Honourable mention …
Now for the next tier. This didn’t make into my top picks against the unusually tough competition, but nonetheless need congratulating for various virtues. Here they are, again in the order I saw them.
This year, Dugout Theatre have been busier than usual and brought two more productions on top of Swansong. One of them was a sketch comedy duo, Goodbear, which I haven’t included in my coverage because it’s too different from my remit of theatre, but the other one, Stack, is a solo (ish) play which certainly is in my remit. Stack is the nickname for Stackard Banks, a “celebrity explorer”, although it’s unclear what exactly his “explorer” credentials are. That, it seems, involves going place on attention-seeking publicity stunts of dubious ethical value, usually involving screwing around the local woman and/or flight attendants on the journey there and back. No doubt he’s a celebrity though, because the crowds of adoring fans that come to every press conference allow his to deflect any difficult questions with throwaway quips.
Other reviews of Stack:
Stack will appeal best to fans of Dugout’s previous piece, The Sunset Five, a shameless parody of Ocean’s Eleven. The same humour is here: all your favourite tropes from the films they’re praodying (including, of course, a rival expedition from a shifty-sounding villain with naturally a shifty-sounding German name); a healthy dose of surrealism, including Sting joining the exhibition who, by staggering coincidence, only speaks in phrases exactly matching stuff you can extract off interviews on Youtube; and a mutlimedia all-singing all-dancing extravaganza from Ed MacArthur.
There was just one thing that didn’t work for me – I just couldn’t see Stackard Banks as a plausible character. This play’s humour, like all Dugout’s recent ones, relies on ridiculous settings, and okay, this is the silliest play they’ve done by a long way, but it works best when you have believable characters in these unbelievable situations. In the story, Stackard rethinks his outlook on life and his relationship to his semi-estranged family after the tribe mistakes for their deity shit-your-pants. I can just about believe he could change from an egotistical maniac to someone more caring, but I cannot believe someone callous enough to be indifferent to the parts he plays in his entire crew’s accidental deaths would develop a conscience that easily. However, this doesn’t stop it being a fun piece, and together with the sketch comedy straight after, it’s a fun way to round off a fringe day.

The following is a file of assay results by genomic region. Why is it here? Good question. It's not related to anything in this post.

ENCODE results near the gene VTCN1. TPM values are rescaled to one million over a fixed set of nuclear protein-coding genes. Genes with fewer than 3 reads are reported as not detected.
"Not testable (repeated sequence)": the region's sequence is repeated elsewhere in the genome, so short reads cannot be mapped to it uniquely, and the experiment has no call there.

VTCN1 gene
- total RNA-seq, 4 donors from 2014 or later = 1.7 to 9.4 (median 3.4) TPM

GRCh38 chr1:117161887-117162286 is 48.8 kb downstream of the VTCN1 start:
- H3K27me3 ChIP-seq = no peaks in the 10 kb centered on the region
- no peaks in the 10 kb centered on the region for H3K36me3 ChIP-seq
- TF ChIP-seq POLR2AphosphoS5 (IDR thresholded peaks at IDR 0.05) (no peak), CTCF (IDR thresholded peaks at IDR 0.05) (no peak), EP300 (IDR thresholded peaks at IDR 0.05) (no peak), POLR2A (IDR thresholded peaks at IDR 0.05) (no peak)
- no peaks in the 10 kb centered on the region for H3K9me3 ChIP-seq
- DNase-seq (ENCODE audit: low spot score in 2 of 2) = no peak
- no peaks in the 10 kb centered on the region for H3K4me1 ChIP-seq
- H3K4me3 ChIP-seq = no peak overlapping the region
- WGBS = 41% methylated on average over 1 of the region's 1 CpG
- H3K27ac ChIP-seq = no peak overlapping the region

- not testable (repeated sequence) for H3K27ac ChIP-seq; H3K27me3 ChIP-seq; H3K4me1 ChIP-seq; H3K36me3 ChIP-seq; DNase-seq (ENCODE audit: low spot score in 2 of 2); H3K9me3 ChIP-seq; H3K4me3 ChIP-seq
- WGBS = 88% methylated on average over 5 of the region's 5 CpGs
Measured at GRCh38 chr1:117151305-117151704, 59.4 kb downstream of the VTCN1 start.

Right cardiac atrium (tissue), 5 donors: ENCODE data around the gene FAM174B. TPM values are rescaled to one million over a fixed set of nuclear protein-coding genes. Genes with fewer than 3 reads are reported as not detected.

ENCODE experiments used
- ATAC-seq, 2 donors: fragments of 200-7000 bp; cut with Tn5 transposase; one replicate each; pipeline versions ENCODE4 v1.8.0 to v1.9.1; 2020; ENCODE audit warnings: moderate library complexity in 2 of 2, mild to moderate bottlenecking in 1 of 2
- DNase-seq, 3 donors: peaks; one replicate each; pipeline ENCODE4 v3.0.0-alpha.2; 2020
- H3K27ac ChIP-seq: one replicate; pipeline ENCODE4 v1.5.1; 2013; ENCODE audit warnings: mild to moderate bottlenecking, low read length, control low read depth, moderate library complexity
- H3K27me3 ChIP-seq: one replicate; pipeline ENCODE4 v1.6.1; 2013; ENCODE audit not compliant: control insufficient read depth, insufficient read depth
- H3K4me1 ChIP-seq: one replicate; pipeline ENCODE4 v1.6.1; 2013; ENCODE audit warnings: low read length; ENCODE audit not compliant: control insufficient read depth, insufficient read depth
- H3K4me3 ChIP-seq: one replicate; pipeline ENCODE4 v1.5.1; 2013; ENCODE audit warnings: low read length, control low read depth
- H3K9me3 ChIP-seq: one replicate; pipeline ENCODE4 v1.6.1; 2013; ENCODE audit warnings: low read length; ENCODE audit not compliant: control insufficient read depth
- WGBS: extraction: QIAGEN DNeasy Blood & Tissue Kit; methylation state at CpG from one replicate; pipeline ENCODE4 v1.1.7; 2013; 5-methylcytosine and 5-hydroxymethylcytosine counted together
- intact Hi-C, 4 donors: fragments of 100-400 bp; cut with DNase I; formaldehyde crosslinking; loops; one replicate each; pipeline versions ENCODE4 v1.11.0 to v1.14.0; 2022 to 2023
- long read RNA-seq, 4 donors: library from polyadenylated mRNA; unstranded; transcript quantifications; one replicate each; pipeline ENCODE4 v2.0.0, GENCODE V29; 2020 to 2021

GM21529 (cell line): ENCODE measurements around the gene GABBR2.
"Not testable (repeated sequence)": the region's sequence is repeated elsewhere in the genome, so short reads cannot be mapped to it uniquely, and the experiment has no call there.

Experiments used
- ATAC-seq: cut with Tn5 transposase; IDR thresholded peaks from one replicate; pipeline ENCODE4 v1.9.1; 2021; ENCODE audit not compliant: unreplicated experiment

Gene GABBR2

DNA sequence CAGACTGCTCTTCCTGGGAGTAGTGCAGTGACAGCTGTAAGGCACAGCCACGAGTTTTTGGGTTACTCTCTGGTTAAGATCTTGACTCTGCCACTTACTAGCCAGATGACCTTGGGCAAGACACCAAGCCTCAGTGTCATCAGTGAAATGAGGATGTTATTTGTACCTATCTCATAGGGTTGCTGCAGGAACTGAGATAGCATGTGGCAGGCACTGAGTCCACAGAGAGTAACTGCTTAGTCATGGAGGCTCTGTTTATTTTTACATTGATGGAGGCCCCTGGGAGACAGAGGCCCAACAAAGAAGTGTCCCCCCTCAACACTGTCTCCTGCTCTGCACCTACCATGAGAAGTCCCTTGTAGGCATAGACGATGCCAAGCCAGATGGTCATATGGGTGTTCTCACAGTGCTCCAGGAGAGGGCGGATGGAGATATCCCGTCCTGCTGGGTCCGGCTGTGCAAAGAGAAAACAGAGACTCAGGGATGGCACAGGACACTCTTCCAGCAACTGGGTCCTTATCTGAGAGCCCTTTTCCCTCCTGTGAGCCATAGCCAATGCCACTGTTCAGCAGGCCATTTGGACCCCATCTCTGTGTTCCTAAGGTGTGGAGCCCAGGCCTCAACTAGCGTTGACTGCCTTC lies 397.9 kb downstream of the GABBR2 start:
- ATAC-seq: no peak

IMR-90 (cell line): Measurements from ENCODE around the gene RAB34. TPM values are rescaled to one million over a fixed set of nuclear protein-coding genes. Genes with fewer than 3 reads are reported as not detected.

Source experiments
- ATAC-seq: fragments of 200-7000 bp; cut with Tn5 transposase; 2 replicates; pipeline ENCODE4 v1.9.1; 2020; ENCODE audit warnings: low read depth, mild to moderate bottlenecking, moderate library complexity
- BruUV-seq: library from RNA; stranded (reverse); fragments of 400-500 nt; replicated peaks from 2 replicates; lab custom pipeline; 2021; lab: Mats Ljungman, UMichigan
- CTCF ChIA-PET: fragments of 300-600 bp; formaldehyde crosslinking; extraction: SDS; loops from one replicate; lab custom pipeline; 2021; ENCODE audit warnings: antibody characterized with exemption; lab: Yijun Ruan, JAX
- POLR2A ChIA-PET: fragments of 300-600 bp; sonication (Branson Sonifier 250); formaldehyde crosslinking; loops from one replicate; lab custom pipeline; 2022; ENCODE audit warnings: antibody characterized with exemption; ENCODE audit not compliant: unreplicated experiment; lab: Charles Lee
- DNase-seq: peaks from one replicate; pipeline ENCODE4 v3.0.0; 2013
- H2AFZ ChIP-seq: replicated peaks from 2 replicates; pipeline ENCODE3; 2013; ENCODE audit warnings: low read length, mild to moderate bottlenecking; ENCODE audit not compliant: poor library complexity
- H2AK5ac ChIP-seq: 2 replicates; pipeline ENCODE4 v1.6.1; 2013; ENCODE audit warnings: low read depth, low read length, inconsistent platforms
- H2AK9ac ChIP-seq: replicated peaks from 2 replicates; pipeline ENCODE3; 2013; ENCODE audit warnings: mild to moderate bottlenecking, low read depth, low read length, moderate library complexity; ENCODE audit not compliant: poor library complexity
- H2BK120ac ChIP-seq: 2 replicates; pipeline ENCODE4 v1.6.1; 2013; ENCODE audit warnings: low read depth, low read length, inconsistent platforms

This was one of my few “lucky dip” plays this fringe – a play I saw for no other reason than being in the right place at the right time, when I had a gap to fill. It was a solo piece from Max Dickens about a young man working in a coroner’s office. There’s no shortage of TV shows making out this line of work is very exciting, where shrewd investigators foil dastardly poisoners who thought they could make the whole thing an accident – but in reality, it’s mostly a boring administrative job. Apart from the unendearing task of entering the house of an old woman who died alone. With no apparent next of kin, the deceased looks set for a section 46 funeral, or a pauper’s funeral in layman’s terms. But this young man finds a letter apparently addressed to an estranged son. It’s not really the responsibility of a coroner’s temp to chase this up, but maybe because a break-up means he’s got nothing to do with his life, maybe because he’s needs something interesting to do in this dull job he’s taken post-graduation, maybe because he needs a distraction from his own grandfather’s declining health, this is what he sets out to do.